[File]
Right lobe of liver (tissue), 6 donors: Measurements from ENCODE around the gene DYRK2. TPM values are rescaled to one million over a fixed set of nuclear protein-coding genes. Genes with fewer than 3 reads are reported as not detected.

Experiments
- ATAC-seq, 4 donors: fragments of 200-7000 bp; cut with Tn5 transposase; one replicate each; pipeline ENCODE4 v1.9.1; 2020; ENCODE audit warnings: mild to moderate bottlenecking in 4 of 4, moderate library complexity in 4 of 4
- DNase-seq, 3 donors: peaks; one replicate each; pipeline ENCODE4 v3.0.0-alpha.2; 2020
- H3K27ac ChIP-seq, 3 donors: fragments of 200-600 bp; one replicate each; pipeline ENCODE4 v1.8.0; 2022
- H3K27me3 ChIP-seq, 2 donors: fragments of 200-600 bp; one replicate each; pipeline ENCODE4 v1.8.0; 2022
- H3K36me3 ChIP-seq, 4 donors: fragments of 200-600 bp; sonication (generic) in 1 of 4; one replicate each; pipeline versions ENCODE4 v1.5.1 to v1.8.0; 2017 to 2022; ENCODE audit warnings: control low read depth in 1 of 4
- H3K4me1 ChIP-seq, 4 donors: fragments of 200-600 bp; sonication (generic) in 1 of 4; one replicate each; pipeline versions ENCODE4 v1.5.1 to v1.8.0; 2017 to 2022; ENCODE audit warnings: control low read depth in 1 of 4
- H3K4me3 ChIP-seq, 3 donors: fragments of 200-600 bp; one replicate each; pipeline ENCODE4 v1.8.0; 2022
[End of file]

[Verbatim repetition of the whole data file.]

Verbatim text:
Right lobe of liver (tissue), 6 donors: Measurements from ENCODE around the gene DYRK2. TPM values are rescaled to one million over a fixed set of nuclear protein-coding genes. Genes with fewer than 3 reads are reported as not detected.

Experiments
- ATAC-seq, 4 donors: fragments of 200-7000 bp; cut with Tn5 transposase; one replicate each; pipeline ENCODE4 v1.9.1; 2020; ENCODE audit warnings: mild to moderate bottlenecking in 4 of 4, moderate library complexity in 4 of 4
- DNase-seq, 3 donors: peaks; one replicate each; pipeline ENCODE4 v3.0.0-alpha.2; 2020
- H3K27ac ChIP-seq, 3 donors: fragments of 200-600 bp; one replicate each; pipeline ENCODE4 v1.8.0; 2022
- H3K27me3 ChIP-seq, 2 donors: fragments of 200-600 bp; one replicate each; pipeline ENCODE4 v1.8.0; 2022
- H3K36me3 ChIP-seq, 4 donors: fragments of 200-600 bp; sonication (generic) in 1 of 4; one replicate each; pipeline versions ENCODE4 v1.5.1 to v1.8.0; 2017 to 2022; ENCODE audit warnings: control low read depth in 1 of 4
- H3K4me1 ChIP-seq, 4 donors: fragments of 200-600 bp; sonication (generic) in 1 of 4; one replicate each; pipeline versions ENCODE4 v1.5.1 to v1.8.0; 2017 to 2022; ENCODE audit warnings: control low read depth in 1 of 4
- H3K4me3 ChIP-seq, 3 donors: fragments of 200-600 bp; one replicate each; pipeline ENCODE4 v1.8.0; 2022